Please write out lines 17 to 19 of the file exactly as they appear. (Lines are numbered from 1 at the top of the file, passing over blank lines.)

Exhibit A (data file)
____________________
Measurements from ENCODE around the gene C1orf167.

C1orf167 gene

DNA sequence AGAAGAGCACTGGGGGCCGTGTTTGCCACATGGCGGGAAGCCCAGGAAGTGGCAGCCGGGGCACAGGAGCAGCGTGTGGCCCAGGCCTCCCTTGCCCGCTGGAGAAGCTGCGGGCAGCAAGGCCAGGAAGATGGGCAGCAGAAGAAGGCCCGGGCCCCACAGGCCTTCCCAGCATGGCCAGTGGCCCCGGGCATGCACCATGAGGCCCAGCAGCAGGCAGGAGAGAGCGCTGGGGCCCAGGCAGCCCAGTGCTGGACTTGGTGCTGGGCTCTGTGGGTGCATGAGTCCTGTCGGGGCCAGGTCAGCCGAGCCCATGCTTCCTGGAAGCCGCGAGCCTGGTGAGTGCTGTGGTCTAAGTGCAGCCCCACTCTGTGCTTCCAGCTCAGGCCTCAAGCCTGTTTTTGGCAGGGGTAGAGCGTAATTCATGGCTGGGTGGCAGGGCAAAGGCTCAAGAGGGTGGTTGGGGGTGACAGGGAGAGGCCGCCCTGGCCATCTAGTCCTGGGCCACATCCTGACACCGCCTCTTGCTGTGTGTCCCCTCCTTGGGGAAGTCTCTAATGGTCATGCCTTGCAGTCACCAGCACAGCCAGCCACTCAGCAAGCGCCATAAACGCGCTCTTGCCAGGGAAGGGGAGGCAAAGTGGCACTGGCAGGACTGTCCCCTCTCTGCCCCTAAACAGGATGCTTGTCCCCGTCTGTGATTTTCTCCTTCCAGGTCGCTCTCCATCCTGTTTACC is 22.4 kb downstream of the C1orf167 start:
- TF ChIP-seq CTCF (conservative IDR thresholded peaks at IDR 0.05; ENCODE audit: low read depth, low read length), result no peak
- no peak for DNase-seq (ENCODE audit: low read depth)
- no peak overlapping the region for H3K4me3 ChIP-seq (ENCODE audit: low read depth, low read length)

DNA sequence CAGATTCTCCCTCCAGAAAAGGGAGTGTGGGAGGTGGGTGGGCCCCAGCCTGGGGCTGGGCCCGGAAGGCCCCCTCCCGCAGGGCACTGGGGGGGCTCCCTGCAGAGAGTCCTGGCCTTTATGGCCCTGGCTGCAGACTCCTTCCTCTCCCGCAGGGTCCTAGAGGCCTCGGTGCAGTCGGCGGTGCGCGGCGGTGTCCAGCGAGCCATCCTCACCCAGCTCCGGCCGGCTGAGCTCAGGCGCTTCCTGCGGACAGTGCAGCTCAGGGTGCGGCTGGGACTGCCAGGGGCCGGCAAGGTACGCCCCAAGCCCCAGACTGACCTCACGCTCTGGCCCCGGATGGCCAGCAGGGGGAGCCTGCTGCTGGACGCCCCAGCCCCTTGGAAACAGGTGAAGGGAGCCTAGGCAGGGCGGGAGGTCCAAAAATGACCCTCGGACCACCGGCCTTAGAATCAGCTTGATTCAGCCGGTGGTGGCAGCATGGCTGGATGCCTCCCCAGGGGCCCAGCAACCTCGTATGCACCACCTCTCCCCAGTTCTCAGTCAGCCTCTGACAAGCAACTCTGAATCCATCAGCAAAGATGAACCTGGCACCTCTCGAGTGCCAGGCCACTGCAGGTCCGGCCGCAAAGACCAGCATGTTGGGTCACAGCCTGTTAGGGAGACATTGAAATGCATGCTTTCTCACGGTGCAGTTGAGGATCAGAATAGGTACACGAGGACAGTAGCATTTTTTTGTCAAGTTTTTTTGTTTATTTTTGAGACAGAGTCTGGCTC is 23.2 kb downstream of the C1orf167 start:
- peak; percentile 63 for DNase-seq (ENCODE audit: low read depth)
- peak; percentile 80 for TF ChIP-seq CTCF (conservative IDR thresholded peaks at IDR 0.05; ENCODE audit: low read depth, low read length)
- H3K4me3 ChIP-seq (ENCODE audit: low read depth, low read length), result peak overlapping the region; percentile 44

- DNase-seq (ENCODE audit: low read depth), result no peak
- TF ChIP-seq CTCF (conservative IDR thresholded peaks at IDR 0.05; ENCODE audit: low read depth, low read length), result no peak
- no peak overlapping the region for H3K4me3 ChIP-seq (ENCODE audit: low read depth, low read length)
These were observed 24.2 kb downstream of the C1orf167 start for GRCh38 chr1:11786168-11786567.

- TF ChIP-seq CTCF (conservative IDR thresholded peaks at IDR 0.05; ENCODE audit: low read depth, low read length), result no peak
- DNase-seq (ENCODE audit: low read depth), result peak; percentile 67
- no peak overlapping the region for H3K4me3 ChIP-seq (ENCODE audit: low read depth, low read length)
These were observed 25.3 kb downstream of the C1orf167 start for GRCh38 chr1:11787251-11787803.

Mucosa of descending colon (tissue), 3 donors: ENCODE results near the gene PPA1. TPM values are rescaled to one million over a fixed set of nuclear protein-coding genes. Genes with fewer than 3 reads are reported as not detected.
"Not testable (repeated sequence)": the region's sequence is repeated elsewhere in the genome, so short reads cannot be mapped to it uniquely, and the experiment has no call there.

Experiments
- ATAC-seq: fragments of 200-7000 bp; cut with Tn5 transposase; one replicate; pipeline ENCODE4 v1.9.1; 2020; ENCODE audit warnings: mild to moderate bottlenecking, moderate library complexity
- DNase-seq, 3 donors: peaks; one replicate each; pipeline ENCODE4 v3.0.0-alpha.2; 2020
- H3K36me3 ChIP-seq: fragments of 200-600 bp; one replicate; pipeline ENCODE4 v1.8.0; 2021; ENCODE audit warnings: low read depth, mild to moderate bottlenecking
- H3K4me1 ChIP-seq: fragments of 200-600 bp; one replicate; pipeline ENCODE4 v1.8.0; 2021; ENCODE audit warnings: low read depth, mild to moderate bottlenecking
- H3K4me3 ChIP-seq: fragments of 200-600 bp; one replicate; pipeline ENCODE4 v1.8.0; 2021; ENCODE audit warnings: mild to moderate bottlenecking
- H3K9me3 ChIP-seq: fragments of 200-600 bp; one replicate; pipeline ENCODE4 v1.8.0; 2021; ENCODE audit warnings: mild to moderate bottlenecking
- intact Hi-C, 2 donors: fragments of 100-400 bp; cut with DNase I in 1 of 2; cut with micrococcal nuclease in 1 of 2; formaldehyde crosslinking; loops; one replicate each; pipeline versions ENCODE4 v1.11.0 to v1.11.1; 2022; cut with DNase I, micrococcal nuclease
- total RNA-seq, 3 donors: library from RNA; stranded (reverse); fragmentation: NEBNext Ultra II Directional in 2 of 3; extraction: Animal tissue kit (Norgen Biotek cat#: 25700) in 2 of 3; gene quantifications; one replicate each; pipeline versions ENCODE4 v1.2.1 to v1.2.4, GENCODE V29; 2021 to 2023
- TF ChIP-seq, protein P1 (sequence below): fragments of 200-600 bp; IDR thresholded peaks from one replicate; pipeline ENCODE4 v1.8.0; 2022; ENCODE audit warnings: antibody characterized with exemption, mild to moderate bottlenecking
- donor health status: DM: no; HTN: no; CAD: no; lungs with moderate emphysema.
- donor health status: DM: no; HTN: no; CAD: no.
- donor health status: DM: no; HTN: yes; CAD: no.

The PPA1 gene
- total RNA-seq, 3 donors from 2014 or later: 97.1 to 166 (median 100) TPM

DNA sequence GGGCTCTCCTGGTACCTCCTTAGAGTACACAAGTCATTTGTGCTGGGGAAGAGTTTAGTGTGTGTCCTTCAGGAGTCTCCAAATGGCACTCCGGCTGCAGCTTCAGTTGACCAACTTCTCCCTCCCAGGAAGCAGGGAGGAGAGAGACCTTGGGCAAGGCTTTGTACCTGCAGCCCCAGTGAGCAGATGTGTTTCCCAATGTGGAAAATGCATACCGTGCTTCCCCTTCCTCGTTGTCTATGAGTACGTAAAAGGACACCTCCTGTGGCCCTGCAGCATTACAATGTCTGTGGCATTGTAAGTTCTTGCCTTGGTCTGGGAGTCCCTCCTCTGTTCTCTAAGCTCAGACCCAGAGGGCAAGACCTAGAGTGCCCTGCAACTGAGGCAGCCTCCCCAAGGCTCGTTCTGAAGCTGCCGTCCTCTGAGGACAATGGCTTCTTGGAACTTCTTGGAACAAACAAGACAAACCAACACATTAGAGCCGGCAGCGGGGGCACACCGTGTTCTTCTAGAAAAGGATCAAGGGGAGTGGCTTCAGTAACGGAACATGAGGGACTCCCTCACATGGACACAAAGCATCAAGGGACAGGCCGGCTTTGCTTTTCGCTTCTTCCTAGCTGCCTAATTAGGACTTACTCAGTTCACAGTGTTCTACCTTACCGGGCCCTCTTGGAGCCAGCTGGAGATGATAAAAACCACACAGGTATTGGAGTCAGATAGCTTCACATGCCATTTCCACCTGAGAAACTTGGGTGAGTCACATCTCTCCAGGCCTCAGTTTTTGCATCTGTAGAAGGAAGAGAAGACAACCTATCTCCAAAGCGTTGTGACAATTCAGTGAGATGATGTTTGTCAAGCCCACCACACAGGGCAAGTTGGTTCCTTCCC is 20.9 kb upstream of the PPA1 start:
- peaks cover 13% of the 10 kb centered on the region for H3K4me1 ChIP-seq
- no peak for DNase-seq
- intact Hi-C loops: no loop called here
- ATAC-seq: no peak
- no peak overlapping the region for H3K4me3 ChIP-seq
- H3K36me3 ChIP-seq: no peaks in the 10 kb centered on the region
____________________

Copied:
- no peak overlapping the region for H3K4me3 ChIP-seq (ENCODE audit: low read depth, low read length)
These were observed 25.3 kb downstream of the C1orf167 start for GRCh38 chr1:11787251-11787803.

Mucosa of descending colon (tissue), 3 donors: ENCODE results near the gene PPA1. TPM values are rescaled to one million over a fixed set of nuclear protein-coding genes. Genes with fewer than 3 reads are reported as not detected.